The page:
Politics & Policy

Speech? What Speech?

The networks curbed their enthusiasm.

Conservatives are not in the habit of sitting down to the morning TV-news shows to get a boost, and they certainly wouldn’t have felt a boost this morning. President Bush’s speech was a second, maybe third or fourth, thought today. It might be understandable: A major hurricane is pressing on Florida, and a dramatic school-hostage crisis in Russia may be ending in gunfire.

But even after all that, the networks were more enthusiastic doing an autopsy on the Kobe Bryant case than discussing the Bush speech. On the Friday after Kerry’s speech, the Kerry-Edwards ticket scheduled a rally in the middle of morning-show time to gain maximum exposure. NBC’s Katie Couric interviewed the two candidates, and the show replayed the interview in its third hour.

When they did get around to the campaign today, the networks spent half the time with CBS’s Bob Schieffer and NBC’s Tim Russert explaining how passionately Democrats wanted John Kerry to get up in Ohio at midnight and howl at the moon that Bush and Cheney were a duo of draft dodgers. They didn’t seem to find it at all strange that the first instinct after bringing in Clintonites such as Joe Lockhart was to start swaggering about the other guy’s draft deferments.

Last night, while many pundits (including some on ABC, MSNBC, PBS, and Fox) praised the Bush speech, the network reception was still quite different from the reaction after the John Kerry speech in July. Some quickly pulled out their rapid-response Democratic talking points. On NBC, before he grew misty about his last convention, Tom Brokaw eagerly noted how “there was no mention of WMD and already the Democrats are out with a response sheet saying there was no mention of North Korea, no mention of Iran or Osama bin Laden.” Tim Russert couldn’t help elaborating: “The Democrats are also now pointing out, Tom, no mention of unemployment, no mention of out-sourcing.”

The sharpest double standard emerged on CBS. Just before Kerry came into the hall in July, CBS reporter Byron Pitts sounded like a breathless Kerry aide with gauzy spin about how Kerry would courageously march through the delegates (with Secret Service detail) and how before every important event Kerry will “make a sign of the cross, then kiss the St. Christopher’s medallion his mother gave him as a child.” Plus, Kerry always keeps with him his “Vietnam dog tags” as a reminder he’s “been down, but he always finds a way to get up.”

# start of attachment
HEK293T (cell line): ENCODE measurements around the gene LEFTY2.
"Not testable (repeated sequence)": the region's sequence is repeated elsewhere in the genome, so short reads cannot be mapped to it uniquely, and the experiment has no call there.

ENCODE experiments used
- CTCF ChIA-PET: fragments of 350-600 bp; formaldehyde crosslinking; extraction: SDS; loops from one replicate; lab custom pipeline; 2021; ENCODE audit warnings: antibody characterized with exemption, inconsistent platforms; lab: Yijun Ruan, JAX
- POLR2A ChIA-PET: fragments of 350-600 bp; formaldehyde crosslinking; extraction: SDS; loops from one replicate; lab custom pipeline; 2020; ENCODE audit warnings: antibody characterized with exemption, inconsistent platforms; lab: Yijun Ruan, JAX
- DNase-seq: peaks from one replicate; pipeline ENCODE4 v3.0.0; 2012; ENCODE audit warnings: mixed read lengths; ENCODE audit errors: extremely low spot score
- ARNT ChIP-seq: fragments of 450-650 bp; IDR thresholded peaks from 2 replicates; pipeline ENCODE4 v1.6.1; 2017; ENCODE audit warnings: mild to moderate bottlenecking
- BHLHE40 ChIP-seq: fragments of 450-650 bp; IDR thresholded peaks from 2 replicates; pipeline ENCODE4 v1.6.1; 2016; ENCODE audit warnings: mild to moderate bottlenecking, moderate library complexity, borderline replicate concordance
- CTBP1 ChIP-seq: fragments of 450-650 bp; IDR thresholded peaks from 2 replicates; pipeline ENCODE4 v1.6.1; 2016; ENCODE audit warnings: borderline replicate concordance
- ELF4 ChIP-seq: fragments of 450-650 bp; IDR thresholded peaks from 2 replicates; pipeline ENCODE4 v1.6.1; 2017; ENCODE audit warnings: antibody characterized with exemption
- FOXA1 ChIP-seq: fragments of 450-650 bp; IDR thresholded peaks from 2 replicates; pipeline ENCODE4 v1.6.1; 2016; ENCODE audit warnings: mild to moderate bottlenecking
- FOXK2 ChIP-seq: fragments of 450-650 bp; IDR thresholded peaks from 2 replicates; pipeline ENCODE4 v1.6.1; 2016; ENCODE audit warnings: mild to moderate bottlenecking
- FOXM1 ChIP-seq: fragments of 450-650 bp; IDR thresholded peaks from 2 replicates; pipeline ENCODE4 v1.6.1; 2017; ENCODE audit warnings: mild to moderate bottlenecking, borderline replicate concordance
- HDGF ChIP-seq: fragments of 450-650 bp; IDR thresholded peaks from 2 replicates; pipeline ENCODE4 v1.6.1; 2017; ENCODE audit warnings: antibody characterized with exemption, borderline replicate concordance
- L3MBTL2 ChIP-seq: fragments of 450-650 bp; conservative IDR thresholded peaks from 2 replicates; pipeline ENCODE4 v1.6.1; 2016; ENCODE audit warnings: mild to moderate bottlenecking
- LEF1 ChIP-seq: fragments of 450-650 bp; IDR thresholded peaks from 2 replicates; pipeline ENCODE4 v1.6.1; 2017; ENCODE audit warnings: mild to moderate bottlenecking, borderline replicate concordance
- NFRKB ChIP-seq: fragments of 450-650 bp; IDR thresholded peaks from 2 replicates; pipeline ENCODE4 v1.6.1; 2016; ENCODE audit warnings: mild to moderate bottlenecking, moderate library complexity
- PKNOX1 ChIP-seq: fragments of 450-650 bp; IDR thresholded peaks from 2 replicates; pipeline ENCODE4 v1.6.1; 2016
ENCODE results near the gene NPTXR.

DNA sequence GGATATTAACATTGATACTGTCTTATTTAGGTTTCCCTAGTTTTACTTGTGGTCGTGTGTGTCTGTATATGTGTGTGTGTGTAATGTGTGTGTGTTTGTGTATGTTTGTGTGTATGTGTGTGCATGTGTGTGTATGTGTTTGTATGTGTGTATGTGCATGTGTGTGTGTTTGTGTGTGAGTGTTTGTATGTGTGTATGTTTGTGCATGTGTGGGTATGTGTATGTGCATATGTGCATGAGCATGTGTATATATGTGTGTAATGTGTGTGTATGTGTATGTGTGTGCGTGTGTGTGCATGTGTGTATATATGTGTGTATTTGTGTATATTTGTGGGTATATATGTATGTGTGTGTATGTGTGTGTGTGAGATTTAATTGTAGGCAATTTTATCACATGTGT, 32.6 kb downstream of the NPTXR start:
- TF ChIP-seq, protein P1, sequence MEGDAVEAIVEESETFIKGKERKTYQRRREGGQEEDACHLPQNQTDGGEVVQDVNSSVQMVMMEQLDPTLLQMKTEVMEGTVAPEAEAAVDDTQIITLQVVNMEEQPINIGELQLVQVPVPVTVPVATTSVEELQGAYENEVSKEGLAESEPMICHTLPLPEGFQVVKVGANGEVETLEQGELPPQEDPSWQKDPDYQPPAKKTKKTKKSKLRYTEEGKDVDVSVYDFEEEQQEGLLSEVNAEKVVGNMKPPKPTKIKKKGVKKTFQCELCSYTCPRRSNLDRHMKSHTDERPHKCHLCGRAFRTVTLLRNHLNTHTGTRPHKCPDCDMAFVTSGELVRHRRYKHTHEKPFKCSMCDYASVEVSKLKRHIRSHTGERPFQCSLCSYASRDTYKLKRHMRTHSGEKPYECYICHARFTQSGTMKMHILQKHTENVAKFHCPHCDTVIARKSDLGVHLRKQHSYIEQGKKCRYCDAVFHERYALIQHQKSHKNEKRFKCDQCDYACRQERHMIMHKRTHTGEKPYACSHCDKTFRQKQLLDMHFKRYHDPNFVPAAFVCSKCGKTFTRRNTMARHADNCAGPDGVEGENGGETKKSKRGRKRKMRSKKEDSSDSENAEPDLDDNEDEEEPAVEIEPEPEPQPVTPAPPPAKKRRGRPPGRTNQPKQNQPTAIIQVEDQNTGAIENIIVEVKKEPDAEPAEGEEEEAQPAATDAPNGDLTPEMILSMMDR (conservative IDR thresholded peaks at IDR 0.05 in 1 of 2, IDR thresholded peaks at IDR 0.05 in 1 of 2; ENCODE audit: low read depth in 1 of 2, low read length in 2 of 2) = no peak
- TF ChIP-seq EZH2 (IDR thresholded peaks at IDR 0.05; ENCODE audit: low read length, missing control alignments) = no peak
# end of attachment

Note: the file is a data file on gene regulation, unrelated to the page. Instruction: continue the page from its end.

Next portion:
Last night, before Bush emerged, White House correspondent (and anchor wannabe) John Roberts grew snarky as he noted that Bush would reheat the warmed-over “compassionate conservative” phrase even “though some critics would probably say it’s a mantra that rings pretty hollow considering some of the policies that his government has pursued in the last three-and-a-half years.” After Kerry’s address, Pitts touted a sappy story about how Kerry’s mother urged him to have “integrity” on her deathbed. Last night, Roberts remarked after Bush’s speech that “He seems to have completely forgotten about Osama bin Laden.”

Isn’t it funny when reporters think they’re being profound by noting that a political candidate doesn’t mention his weaker points? Byron Pitts wasn’t about to come on after Kerry’s speech and say, “Dan, Kerry tonight did not mention his billionaire wife’s refusal to release her tax returns. He also left out any mention of gay marriage winning over the judges here in Boston.”

The MRC staff’s award for the oddest comment of the night went to Peter Jennings after the Bush speech. Explaining the removal from the convention hall of two protesters who heckled President Bush, Jennings was baffled: “What they could be charged with, other than political expression, I do not know.” Please remember that if ever someone breaks into ABC News and starts heckling Jennings in mid-newscast.

ZELL VS. TED

For anyone who believes that the networks apply a balanced standard to hardball convention speeches, I recommend a glance back at the 1996 Democratic convention in Chicago. Bill Clinton had declared he would run an “ideas, not insults” campaign. Here’s what Ted Kennedy said about the GOP platform: “It is the radical wish-list of the education-cutting, environmental-trashing, Medicare-slashing, choice-denying, tolerance-repudiating, gay-bashing, Social Security-threatening, assault-rifle-coddling, government-closing, tax-loophole-granting….minimum-wage-opposing Republican majority that dominated the delegations in San Diego.”

On PBS, Tom Brokaw said: “Senator Edward M. Kennedy, still in full voice after all these years in the United States Senate. The proud champion of the liberal cause, addressing this convention hall once again as he does every four years.”

On CNN, Bernard Shaw asserted: “Sixteen years ago in New York’s Madison Square Garden, Sen. Edward Kennedy rallied the Democratic party. Tonight, he has done it again in Chicago.” Ken Bode added: “You need a partisan speech, one that puts it to the other party. You get it at any convention. Ted Kennedy does it as well as anybody could do it. Elder statesman of the party. Eloquent.”

Tim Graham is director of media analysis at the Media Research Center and an NRO contributor.

Tim GrahamTim Graham is Director of Media Analysis at the Media Research Center, where he began in 1989, and has served there with the exception of 2001 and 2002, when served ...

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